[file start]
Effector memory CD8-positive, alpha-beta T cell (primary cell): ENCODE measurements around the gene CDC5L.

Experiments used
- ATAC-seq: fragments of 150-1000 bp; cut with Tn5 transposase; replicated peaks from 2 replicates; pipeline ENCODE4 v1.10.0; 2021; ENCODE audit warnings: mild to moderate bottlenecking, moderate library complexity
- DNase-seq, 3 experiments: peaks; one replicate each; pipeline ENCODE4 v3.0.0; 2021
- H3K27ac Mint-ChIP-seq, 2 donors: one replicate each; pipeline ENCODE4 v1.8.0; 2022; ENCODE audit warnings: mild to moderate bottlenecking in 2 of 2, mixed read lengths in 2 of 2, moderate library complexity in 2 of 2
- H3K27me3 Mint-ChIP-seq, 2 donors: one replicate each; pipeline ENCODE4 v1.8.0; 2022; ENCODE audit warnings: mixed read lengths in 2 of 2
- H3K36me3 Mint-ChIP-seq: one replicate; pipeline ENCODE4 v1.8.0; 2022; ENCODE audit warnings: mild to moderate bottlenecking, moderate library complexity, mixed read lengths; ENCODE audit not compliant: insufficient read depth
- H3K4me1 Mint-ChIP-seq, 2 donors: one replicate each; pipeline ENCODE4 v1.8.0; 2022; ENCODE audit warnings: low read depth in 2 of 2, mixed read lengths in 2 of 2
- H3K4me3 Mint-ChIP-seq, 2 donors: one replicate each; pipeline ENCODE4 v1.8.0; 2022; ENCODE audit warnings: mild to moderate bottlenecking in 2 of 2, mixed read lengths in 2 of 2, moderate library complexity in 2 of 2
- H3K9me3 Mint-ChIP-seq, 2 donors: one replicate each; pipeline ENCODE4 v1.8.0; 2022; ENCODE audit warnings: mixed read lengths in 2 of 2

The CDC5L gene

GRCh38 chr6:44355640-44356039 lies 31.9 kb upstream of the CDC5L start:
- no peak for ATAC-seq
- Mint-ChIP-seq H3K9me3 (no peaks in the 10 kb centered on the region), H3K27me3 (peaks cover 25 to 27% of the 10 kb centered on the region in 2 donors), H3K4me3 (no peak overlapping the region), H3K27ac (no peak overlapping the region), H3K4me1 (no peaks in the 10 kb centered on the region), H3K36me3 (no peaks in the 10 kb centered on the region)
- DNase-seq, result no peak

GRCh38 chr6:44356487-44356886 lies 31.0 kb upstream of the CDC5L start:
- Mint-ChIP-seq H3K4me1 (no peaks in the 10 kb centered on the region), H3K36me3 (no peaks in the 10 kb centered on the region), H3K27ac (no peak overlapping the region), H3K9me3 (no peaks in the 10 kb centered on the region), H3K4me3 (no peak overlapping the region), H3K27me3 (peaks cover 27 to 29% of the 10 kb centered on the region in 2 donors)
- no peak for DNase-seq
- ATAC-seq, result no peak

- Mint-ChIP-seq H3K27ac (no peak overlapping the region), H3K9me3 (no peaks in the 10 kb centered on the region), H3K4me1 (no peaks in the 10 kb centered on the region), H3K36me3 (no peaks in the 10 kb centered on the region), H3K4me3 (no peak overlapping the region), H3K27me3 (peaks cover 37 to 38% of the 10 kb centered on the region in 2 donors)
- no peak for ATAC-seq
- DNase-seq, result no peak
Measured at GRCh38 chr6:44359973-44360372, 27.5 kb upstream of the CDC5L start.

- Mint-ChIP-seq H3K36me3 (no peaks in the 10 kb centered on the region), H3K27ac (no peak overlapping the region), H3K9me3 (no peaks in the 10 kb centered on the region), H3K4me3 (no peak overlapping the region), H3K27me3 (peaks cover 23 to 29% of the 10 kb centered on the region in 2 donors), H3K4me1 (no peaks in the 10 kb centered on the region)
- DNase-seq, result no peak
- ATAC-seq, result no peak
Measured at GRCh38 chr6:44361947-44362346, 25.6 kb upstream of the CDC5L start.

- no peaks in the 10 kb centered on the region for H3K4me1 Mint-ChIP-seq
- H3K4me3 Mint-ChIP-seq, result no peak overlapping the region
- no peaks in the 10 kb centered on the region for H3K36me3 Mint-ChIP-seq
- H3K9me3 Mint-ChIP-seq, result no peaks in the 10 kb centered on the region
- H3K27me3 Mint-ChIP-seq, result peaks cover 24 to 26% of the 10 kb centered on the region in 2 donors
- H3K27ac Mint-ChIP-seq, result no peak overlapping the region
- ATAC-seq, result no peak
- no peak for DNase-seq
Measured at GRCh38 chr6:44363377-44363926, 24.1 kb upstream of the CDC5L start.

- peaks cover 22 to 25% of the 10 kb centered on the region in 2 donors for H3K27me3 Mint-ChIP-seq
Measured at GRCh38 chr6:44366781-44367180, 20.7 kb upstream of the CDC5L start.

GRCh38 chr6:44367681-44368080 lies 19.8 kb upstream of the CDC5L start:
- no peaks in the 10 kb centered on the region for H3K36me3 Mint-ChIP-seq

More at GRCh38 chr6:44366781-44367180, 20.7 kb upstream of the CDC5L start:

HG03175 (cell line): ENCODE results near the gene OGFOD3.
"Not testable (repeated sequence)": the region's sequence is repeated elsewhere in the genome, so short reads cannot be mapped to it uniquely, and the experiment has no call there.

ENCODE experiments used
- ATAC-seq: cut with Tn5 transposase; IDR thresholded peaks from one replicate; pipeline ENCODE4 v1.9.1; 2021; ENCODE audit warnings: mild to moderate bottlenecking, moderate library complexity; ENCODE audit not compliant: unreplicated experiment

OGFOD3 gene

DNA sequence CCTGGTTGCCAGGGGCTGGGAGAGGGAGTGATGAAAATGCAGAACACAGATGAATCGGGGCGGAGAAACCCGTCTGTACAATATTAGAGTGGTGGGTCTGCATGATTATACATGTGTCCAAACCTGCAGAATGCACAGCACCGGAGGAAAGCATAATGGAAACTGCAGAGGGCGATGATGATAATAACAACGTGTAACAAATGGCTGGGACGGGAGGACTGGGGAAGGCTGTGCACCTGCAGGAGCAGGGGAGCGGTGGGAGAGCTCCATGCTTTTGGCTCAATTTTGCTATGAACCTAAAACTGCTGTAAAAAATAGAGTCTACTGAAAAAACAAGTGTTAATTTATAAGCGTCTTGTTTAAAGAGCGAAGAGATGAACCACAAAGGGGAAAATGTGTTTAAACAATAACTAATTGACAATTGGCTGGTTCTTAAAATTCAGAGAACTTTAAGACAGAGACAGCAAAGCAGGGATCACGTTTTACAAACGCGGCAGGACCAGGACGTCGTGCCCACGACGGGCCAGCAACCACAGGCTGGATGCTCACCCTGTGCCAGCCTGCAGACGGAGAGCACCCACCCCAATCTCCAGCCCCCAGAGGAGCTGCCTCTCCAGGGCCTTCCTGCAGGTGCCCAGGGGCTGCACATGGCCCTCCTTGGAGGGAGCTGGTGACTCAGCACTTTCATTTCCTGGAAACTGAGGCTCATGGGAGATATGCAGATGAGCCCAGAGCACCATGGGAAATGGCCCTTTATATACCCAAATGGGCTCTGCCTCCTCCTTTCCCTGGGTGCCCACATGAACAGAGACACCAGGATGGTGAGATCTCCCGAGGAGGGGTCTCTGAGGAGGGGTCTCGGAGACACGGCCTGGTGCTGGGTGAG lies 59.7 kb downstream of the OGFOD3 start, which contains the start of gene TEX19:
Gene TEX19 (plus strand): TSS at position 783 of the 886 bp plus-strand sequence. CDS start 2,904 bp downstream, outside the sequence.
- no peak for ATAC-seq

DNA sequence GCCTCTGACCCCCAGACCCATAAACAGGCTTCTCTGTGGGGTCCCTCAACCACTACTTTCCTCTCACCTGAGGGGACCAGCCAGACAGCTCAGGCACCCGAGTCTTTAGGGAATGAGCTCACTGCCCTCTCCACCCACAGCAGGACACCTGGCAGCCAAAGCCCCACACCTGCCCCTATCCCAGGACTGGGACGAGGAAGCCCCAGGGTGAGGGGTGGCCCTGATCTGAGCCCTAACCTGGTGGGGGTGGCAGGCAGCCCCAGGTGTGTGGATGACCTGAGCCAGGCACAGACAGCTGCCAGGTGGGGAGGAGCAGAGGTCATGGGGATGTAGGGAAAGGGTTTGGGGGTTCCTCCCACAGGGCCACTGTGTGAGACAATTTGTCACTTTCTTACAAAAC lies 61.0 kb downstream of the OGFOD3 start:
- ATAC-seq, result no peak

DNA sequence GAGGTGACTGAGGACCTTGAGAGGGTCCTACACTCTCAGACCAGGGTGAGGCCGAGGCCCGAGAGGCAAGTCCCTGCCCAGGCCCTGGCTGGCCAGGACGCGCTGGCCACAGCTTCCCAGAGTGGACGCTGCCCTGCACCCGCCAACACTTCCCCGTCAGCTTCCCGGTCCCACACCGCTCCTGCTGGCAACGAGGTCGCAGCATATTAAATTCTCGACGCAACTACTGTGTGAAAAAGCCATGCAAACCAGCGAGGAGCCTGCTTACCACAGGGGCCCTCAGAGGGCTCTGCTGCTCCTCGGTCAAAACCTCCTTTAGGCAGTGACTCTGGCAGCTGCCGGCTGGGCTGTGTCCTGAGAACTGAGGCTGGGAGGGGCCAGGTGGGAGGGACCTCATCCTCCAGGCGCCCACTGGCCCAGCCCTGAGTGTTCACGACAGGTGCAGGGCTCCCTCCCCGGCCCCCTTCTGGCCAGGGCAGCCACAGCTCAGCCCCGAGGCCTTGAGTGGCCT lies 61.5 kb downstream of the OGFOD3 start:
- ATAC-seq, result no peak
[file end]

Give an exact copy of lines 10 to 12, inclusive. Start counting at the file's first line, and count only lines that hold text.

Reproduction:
- H3K9me3 Mint-ChIP-seq, 2 donors: one replicate each; pipeline ENCODE4 v1.8.0; 2022; ENCODE audit warnings: mixed read lengths in 2 of 2

The CDC5L gene

GRCh38 chr6:44355640-44356039 lies 31.9 kb upstream of the CDC5L start: